What is it?
It’s the new Mercedes C-Class in its most refined form: with a 3.5-litre V6 petrol engine, automatic gearbox and in Elegance rather than Sport specification.
What’s it like?
Pretty nice, as it goes. With its Elegance/SE and Sport variants, Mercedes has done for the C-Class what BMW has done with SE or M-Sport versions of the 3-Series. Sport variants of the C- get AMG alloys, lowered suspension, a badge set into the grille rather than one mounted on the bonnet, a different steering ratio and side-skirts.
The Elegance does without all that and, on this occasion, is none the worse for it. It rides well, the interior’s fit and finish is excellent and materials are just about up to scratch for a £35,000 executive car.
Ergonomically it’s sound, there’s decent space front and rear and the boot’s well sized. And the 3.5-litre V6? It’s not as rorty as a BMW 330i’s engine, but it is very smooth and, at 268bhp, plenty powerful enough: Mercedes claims it’ll do 0-62mph in 6.4sec.
The seven-speed auto shifts very smoothly, too. In everyday driving it even returned about 25mpg in our hands, which isn’t at all shabby.
Should I buy one?
Sure. A BMW 3-series is still a more dynamic drive but the C- is more refined and, if that’s what you prefer, the C’s as good as anything in this class.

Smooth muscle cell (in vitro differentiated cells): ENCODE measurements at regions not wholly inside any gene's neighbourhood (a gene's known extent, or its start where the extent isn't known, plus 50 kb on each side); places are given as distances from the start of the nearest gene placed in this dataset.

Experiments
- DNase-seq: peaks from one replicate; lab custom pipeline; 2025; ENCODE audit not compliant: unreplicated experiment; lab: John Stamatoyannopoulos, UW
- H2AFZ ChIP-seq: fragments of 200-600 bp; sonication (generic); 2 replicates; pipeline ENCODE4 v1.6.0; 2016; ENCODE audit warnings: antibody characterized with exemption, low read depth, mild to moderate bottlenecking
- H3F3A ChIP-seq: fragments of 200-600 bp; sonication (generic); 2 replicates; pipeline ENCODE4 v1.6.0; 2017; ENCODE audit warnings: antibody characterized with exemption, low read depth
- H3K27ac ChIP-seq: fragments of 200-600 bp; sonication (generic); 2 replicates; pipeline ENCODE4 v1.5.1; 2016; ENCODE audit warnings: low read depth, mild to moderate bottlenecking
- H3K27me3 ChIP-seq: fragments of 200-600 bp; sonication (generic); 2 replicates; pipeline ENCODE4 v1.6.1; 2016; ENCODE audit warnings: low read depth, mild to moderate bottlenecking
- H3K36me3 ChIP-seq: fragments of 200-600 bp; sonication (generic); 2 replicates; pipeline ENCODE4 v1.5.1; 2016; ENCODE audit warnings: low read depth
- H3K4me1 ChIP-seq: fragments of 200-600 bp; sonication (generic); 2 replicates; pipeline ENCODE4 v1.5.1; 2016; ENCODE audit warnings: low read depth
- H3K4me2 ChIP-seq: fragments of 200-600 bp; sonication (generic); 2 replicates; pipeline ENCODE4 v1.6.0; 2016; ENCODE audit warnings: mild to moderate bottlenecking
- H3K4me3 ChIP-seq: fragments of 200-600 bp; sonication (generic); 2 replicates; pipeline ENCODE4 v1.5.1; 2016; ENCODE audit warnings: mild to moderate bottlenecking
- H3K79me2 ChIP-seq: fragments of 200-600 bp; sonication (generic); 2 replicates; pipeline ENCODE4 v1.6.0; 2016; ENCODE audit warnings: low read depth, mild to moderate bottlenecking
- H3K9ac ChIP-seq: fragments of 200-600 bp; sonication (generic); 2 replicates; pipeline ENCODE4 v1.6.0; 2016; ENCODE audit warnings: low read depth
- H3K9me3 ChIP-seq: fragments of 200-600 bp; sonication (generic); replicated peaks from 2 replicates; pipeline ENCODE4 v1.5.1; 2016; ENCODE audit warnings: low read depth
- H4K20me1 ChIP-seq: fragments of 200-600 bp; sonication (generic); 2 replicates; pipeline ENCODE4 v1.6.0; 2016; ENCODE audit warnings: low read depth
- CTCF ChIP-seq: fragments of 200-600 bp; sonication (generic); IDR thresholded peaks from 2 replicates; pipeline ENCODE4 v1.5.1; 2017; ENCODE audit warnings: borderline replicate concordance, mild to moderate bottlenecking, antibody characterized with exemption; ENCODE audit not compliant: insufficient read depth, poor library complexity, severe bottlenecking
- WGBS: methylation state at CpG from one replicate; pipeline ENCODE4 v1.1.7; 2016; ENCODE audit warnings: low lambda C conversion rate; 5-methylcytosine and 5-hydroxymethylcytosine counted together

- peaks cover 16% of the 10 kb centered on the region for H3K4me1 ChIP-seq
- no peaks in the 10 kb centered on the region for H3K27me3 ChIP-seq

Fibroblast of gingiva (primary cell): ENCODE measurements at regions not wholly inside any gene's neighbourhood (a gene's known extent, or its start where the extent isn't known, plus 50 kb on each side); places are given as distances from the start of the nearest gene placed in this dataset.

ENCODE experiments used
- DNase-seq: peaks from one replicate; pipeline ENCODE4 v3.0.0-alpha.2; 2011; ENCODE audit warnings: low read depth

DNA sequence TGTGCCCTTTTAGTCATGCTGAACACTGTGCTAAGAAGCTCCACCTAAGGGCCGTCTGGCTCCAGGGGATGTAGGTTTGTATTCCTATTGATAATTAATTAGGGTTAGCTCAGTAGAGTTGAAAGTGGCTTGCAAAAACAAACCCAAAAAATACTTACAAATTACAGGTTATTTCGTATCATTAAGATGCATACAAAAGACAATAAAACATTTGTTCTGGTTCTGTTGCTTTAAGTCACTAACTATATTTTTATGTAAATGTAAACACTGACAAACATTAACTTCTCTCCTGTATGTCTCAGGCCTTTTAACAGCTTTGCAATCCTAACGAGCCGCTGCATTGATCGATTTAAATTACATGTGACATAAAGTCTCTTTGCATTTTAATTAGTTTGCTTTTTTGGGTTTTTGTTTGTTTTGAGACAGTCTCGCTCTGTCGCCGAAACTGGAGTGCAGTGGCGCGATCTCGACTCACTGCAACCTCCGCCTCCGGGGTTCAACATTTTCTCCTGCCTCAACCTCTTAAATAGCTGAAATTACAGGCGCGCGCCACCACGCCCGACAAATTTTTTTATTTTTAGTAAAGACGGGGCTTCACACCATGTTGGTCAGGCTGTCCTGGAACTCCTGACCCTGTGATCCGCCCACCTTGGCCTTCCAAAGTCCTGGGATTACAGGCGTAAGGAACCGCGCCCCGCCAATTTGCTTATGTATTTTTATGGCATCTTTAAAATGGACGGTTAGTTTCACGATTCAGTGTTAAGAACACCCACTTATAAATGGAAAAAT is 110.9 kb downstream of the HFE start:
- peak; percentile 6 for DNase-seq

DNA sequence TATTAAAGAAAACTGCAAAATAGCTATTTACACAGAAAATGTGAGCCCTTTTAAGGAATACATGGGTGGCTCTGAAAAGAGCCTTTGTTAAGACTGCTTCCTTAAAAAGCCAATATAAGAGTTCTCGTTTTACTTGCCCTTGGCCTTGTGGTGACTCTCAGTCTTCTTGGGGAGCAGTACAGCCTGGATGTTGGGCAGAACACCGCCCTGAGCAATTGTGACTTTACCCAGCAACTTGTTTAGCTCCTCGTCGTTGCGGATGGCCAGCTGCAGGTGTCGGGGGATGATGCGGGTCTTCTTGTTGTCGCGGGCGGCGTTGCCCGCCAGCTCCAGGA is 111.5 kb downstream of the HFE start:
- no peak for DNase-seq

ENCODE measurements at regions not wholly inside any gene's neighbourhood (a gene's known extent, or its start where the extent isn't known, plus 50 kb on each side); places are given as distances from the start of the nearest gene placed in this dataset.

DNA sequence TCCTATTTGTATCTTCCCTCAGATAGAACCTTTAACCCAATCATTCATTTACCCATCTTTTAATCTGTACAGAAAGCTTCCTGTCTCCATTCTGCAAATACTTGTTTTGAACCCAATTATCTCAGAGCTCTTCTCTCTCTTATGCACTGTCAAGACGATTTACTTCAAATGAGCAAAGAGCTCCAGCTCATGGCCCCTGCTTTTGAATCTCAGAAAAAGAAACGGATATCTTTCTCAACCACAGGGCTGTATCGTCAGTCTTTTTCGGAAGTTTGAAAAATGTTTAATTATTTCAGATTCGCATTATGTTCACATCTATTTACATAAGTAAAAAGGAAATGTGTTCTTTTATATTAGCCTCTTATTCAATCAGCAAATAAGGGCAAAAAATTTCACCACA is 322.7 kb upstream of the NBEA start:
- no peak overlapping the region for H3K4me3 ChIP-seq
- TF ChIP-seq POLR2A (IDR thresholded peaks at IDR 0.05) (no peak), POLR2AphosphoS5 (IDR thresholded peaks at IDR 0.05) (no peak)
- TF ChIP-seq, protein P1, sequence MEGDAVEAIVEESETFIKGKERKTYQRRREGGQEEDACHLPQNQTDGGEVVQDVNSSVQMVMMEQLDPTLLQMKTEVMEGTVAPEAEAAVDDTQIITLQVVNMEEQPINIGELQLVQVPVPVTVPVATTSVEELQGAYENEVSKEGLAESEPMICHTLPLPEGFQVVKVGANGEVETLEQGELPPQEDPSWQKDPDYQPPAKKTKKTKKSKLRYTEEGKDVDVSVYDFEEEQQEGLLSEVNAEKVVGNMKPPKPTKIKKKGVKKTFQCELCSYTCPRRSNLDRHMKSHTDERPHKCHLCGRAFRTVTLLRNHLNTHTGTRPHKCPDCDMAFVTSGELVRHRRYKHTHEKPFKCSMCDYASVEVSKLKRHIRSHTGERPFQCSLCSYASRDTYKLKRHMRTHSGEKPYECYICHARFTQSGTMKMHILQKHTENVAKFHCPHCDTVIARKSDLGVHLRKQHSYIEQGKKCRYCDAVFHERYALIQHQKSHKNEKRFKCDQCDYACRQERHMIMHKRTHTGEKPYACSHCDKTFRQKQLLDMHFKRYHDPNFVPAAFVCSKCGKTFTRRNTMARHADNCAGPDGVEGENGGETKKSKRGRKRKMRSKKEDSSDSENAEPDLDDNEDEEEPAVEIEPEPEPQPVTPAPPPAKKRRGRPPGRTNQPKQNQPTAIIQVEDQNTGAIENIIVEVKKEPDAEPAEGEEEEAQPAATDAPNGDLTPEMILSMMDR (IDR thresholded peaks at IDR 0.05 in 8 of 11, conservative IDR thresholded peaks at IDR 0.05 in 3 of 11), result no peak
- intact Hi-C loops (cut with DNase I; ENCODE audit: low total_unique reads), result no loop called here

To be honest, it’s the sort of car that would make senior company managers wonder if they really need an E-Class. And that’s no bad thing.
What is it?
It’s the new Mercedes C-Class in its most refined form: with a 3.5-litre V6 petrol engine, automatic gearbox and in Elegance rather than Sport specification.
What’s it like?
Pretty nice, as it goes. With its Elegance/SE and Sport variants, Mercedes has done for the C-Class what BMW has done with SE or M-Sport versions of the 3-Series. Sport variants of the C- get AMG alloys, lowered suspension, a badge set into the grille rather than one mounted on the bonnet, a different steering ratio and side-skirts.
The Elegance does without all that and, on this occasion, is none the worse for it. It rides well, the interior’s fit and finish is excellent and materials are just about up to scratch for a £35,000 executive car.
Ergonomically it’s sound, there’s decent space front and rear and the boot’s well sized. And the 3.5-litre V6? It’s not as rorty as a BMW 330i’s engine, but it is very smooth and, at 268bhp, plenty powerful enough: Mercedes claims it’ll do 0-62mph in 6.4sec.
The seven-speed auto shifts very smoothly, too. In everyday driving it even returned about 25mpg in our hands, which isn’t at all shabby.
Should I buy one?
Sure. A BMW 3-series is still a more dynamic drive but the C- is more refined and, if that’s what you prefer, the C’s as good as anything in this class.
To be honest, it’s the sort of car that would make senior company managers wonder if they really need an E-Class. And that’s no bad thing.

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